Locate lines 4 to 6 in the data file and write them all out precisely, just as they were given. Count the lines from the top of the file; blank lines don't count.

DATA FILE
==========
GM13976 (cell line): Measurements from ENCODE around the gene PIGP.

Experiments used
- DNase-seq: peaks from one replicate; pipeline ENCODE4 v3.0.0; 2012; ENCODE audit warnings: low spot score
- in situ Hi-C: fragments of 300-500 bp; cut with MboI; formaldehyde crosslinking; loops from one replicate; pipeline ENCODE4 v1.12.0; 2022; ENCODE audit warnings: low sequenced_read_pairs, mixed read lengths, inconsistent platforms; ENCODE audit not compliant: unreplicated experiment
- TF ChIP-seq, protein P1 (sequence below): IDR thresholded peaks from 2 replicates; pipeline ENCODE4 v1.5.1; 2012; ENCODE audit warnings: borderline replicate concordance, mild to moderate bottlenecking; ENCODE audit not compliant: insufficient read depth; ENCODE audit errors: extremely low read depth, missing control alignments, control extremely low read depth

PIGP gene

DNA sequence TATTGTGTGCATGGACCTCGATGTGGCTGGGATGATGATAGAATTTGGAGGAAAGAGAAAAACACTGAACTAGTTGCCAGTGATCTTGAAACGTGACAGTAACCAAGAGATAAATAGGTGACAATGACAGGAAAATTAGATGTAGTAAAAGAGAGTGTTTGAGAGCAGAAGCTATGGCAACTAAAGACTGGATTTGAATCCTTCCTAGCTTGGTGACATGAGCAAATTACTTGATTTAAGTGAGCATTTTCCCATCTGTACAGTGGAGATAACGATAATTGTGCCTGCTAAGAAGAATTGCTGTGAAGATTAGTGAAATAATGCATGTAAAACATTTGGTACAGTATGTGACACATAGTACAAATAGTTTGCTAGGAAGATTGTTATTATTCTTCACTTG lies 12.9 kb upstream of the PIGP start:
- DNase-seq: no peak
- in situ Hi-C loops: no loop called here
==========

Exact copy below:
- in situ Hi-C: fragments of 300-500 bp; cut with MboI; formaldehyde crosslinking; loops from one replicate; pipeline ENCODE4 v1.12.0; 2022; ENCODE audit warnings: low sequenced_read_pairs, mixed read lengths, inconsistent platforms; ENCODE audit not compliant: unreplicated experiment
- TF ChIP-seq, protein P1 (sequence below): IDR thresholded peaks from 2 replicates; pipeline ENCODE4 v1.5.1; 2012; ENCODE audit warnings: borderline replicate concordance, mild to moderate bottlenecking; ENCODE audit not compliant: insufficient read depth; ENCODE audit errors: extremely low read depth, missing control alignments, control extremely low read depth

PIGP gene